Bucks art exhibit displays unique representation of black oppression

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Bucks art exhibit displays unique representation of black oppression

Hal Conte, Centurion Staff

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A new art exhibit featuring the works of Peter Williams is currently on display in Newtown Campus’ Hicks Art Center.
The exhibit, called “Contested Identities,” will be shown until October 8. Williams’ work delves into the relationship between black people and the country’s national identity.
Susan Hagen, guest curator of the exhibit, decided to curate the exhibit when the Provost asked her how the school could focus more on identity, race, and cultural heritage. When asked about her selection for the Williams exhibit, she replied, “His work covers so much ground, so I chose a range of what he is working on.”
The pieces include openly political works as well as more ambiguous messages.
An example of the former would be “Da Ferguson News,” [displayed to the right] a blue and white canvas designed to resemble a newspaper’s front page. The imagery touches on the somewhat intentional ignorance of white Americans in regards to violence against blacks. The newspaper leaves no doubt about the artist’s empathy for victims of white aggression, and is perhaps the most blatantly politicized canvases on display.
By contrast, some other works are seemingly more lighthearted, or at least, less dark.
“Untitled Heads,” depicts various faces, some more abstract than others. It comments on individual struggles with self indentity.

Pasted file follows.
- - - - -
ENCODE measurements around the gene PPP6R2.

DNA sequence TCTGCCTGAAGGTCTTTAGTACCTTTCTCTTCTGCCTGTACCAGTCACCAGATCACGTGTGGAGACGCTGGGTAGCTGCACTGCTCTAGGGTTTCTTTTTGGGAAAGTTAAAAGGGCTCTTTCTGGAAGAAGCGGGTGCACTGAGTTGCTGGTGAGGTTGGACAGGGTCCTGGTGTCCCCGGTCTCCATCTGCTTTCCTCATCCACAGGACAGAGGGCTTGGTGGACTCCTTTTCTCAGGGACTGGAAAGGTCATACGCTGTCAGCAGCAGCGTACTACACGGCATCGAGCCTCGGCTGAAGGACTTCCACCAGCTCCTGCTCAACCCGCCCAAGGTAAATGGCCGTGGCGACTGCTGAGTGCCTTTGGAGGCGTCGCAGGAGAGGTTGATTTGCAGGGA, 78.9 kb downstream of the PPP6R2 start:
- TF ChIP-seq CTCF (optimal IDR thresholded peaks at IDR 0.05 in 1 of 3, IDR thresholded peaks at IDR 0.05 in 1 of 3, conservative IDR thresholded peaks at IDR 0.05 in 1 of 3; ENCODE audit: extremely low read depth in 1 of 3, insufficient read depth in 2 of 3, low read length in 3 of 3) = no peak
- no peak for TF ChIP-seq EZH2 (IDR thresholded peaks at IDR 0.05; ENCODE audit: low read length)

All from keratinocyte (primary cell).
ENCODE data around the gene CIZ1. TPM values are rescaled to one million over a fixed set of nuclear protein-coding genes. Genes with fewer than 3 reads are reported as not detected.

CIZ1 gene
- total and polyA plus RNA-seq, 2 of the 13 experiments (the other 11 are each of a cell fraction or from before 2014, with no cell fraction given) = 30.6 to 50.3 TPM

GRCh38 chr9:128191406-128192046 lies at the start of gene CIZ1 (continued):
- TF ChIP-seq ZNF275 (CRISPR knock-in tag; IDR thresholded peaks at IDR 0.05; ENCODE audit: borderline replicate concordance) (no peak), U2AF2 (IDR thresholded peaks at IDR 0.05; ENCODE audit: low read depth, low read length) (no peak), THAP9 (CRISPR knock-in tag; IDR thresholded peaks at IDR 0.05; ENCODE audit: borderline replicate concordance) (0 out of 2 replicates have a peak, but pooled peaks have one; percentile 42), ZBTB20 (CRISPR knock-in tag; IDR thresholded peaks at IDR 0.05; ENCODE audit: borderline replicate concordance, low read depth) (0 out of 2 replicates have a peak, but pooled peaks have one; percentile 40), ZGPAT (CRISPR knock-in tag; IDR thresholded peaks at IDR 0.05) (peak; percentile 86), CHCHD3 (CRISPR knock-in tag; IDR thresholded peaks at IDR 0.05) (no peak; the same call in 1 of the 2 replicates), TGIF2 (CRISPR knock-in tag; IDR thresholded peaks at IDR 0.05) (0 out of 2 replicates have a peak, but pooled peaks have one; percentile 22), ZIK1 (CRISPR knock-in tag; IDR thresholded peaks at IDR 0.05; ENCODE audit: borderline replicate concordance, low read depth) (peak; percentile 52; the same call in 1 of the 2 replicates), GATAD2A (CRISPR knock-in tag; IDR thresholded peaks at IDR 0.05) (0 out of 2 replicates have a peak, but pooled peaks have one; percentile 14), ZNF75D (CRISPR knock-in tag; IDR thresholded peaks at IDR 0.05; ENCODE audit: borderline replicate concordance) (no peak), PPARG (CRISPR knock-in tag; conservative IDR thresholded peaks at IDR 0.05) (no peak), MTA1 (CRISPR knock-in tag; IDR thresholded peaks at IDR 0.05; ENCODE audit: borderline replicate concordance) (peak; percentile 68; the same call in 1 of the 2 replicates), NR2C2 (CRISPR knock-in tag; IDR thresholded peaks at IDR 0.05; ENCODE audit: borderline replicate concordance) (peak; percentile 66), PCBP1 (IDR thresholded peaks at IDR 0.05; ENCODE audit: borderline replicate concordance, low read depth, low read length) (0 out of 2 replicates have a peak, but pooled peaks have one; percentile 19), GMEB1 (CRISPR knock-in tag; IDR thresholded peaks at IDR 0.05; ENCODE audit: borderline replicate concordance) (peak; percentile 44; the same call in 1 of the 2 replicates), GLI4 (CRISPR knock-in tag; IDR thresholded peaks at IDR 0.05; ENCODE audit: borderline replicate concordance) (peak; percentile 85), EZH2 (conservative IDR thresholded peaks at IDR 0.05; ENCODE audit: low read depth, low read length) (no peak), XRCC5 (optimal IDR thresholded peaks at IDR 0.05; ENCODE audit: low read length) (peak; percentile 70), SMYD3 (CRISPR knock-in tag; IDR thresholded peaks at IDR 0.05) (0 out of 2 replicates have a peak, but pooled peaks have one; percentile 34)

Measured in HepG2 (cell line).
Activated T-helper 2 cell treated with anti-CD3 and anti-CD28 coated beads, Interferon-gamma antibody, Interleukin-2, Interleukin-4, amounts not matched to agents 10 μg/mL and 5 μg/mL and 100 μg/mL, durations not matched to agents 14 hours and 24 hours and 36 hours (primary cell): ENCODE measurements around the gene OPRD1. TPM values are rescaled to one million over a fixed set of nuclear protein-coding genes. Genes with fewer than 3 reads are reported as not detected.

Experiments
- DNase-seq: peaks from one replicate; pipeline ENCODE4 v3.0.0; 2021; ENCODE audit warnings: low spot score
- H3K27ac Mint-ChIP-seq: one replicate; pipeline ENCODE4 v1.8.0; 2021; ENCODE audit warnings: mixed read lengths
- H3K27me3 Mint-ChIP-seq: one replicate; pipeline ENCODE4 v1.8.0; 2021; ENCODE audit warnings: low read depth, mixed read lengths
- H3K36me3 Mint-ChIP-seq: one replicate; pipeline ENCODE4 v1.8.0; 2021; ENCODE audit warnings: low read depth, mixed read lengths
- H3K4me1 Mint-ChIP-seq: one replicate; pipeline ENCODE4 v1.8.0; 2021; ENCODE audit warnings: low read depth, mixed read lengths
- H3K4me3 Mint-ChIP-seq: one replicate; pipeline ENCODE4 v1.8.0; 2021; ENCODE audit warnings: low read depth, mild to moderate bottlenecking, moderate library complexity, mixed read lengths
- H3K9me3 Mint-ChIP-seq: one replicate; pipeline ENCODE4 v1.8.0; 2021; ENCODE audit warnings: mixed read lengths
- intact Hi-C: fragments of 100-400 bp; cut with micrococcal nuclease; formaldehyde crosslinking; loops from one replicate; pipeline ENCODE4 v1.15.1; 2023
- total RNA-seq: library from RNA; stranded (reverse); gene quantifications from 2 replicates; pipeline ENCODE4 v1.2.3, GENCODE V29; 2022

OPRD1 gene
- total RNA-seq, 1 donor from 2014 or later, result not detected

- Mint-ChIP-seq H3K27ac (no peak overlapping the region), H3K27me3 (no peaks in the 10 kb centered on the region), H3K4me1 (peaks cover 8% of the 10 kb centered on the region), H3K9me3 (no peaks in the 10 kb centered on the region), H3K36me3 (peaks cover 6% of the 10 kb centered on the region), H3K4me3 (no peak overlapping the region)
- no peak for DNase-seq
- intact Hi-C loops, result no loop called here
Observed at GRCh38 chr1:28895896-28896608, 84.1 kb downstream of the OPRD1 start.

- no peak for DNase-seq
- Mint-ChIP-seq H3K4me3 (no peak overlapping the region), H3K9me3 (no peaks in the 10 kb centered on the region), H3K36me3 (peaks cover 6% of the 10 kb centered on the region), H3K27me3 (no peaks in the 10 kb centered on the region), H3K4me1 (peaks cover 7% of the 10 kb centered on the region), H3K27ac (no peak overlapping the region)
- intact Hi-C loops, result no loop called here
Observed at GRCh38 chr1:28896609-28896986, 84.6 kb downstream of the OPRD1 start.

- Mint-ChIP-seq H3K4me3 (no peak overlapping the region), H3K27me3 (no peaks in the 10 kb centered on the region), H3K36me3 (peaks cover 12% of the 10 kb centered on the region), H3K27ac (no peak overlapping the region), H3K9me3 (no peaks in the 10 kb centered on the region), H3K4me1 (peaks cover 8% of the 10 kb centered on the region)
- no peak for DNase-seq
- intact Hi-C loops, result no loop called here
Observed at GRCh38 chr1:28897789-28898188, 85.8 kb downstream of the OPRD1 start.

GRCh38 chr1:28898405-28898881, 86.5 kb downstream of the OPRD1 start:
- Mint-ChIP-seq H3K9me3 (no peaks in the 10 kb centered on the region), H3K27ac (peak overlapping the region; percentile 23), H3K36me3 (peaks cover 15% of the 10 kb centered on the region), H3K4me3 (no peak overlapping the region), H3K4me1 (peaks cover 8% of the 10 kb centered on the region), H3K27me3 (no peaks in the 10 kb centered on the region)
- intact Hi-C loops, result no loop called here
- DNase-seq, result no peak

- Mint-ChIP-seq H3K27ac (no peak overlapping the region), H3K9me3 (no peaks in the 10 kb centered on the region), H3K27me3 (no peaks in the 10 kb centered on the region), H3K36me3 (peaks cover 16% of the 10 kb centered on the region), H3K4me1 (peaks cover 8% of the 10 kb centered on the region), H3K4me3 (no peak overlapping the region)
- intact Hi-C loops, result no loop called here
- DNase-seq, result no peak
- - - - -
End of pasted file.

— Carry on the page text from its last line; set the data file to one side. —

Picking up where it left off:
“He has a pretty creative imagination,” said Hagen, “The pieces are complex.”
All of the pieces tell us something about the experiences of black people as well as other groups in American society.
One of them depicts a black Superman-like figure, flying through the air. He has an American flag for a cape and a costume with “the N word” on his chest.
“His work is deep, profound and funny,” Hagen explained. No canvas includes just one image, and many show common African-American themes like “Uncle Tom’s Cabin” and characters such as policemen.
The exhibit also reflects on non-racial struggles. One canvas, titled “Dolphin Hair,” depicts a man with a rainbow atop his head in front of a rainbow background. It is a possible reference to the experiences of LGBT people.
“The rainbow picture is numerous yet cosmic, with both typical and worldly elements,” Hagen said.
His other pictures depict even more indentity questions. The eyes of the people have an interesting, mystic quality. Some are glowing with blazing determination.
Williams traces his unique artistic style back his youth.
“My working career stretches back to the hometown high school experience; A great art teacher, Joe McDowell, and a supportive mother and family,” Williams said in an essay published on the University of Delaware website.
“My process has always been experimental with regard to content and traditional form,” he said, “The work is consequential of my own inner attempt to experience the outer world. Things occur in a non-linear format. The making of a painting is lousy with traps and detours and it’s difficult to control all of them, so you try to construct a sensibility with its own language; color, shape, line, volume, weight, Race card.”
The gallery is funded in part by the Pennsylvania Council on the Arts as well as the National Endowment for the arts. It can be viewed whenever the Hicks Art Center is open.

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